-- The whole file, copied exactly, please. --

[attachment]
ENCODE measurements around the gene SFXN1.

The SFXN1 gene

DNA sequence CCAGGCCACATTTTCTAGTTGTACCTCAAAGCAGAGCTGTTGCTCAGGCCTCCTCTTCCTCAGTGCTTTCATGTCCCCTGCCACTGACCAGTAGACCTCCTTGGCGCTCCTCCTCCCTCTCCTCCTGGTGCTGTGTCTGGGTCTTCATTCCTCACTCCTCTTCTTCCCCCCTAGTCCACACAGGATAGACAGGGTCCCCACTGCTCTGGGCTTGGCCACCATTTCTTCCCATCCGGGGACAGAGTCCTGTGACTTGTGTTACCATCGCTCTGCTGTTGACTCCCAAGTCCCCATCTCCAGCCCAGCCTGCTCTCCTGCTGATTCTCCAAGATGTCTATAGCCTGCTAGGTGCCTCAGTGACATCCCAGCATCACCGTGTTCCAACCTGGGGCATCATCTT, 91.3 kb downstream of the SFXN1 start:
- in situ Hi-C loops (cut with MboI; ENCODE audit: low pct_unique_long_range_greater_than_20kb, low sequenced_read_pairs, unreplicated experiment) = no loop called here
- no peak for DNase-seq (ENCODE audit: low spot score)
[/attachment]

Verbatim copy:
ENCODE measurements around the gene SFXN1.

The SFXN1 gene

DNA sequence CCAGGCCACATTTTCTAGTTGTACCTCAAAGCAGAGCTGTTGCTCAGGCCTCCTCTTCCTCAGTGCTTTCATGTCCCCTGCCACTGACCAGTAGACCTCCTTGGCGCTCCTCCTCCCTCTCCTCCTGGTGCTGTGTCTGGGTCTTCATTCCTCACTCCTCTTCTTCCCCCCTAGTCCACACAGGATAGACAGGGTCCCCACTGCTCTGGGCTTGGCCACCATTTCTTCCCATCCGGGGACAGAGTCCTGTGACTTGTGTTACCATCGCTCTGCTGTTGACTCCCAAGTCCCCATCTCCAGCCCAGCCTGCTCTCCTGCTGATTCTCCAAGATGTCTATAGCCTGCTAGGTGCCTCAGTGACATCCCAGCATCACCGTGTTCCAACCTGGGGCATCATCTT, 91.3 kb downstream of the SFXN1 start:
- in situ Hi-C loops (cut with MboI; ENCODE audit: low pct_unique_long_range_greater_than_20kb, low sequenced_read_pairs, unreplicated experiment) = no loop called here
- no peak for DNase-seq (ENCODE audit: low spot score)